The Appeal of the Infomercial

Rosser Johnson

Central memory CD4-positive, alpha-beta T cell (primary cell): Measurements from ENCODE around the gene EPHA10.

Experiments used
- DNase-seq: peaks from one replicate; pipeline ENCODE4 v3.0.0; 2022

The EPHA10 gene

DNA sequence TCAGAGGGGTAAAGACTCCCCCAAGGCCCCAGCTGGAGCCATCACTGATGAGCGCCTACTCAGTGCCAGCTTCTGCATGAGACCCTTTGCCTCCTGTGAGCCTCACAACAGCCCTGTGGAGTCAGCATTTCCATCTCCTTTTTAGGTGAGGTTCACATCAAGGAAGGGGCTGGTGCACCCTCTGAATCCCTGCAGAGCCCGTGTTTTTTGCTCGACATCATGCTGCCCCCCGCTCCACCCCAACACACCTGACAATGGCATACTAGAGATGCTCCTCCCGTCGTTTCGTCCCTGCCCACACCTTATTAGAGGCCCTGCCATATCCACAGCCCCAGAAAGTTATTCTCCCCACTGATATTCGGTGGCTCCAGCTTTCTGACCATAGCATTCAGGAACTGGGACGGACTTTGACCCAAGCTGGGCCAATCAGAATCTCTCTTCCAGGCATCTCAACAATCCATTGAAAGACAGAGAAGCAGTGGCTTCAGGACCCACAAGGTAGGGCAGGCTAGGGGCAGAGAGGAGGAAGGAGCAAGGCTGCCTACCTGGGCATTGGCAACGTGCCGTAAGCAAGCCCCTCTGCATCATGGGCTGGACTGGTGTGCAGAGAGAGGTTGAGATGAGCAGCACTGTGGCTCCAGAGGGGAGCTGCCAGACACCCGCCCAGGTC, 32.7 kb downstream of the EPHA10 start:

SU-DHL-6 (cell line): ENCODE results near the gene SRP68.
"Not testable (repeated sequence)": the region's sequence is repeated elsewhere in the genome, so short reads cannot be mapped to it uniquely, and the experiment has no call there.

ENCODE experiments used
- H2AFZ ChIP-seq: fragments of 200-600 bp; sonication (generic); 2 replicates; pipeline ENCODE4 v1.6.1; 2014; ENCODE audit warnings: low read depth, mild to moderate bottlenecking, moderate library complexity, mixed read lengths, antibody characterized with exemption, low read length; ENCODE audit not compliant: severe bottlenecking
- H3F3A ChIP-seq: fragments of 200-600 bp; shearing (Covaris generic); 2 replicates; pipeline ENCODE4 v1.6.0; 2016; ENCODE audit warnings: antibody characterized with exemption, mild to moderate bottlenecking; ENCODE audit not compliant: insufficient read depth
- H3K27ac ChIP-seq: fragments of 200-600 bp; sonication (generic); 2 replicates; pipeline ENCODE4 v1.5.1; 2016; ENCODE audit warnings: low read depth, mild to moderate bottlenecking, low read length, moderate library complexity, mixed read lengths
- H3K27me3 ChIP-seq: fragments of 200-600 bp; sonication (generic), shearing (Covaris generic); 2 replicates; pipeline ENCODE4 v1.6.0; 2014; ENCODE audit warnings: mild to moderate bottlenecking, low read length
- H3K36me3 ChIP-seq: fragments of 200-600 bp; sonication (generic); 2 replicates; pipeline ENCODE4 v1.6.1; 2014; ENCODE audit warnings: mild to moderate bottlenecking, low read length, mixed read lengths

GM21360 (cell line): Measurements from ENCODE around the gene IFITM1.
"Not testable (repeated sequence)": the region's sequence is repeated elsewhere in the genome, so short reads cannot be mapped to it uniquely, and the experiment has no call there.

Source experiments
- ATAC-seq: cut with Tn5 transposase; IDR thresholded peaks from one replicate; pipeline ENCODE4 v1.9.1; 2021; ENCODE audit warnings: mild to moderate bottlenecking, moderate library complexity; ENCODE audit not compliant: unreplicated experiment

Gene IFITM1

Since the early 1990s, global television viewers have been presented with ever-increasing, putatively novel, forms of commercial speech. Such forms include advertorial, programme sponsorship, paid-for ‘considerations’ and infomercials. Typically, scholars have focussed on these forms of commercial speech as part of, or an adjunct to, other, wider, concerns, such as the impact of regulatory change. One result is that the forms themselves are not interrogated as thoroughly as they might be, with the consequence that they (and their component factors) may be assumed, rather than understood. This article remedies this situation by empirically describing the infomercial form and by critically examining the appeal of that form in relation to three main actors in the television ecology: advertisers, broadcasters, and audiences. Specifically, the article builds on data from three sources. First, relevant popular and academic publications have been used to outline the contemporary state of the industry. Second, I draw from a series of semi-structured interviews conducted with infomercial and television industry practitioners. These took place in Auckland and Wellington, New Zealand. Third, I conducted four focus groups in Auckland, with two groups of open ages (participants here possibly had some experience viewing public service television) and two groups of adolescents (participants only had experience of the post-1990 highly commercialised television environment).

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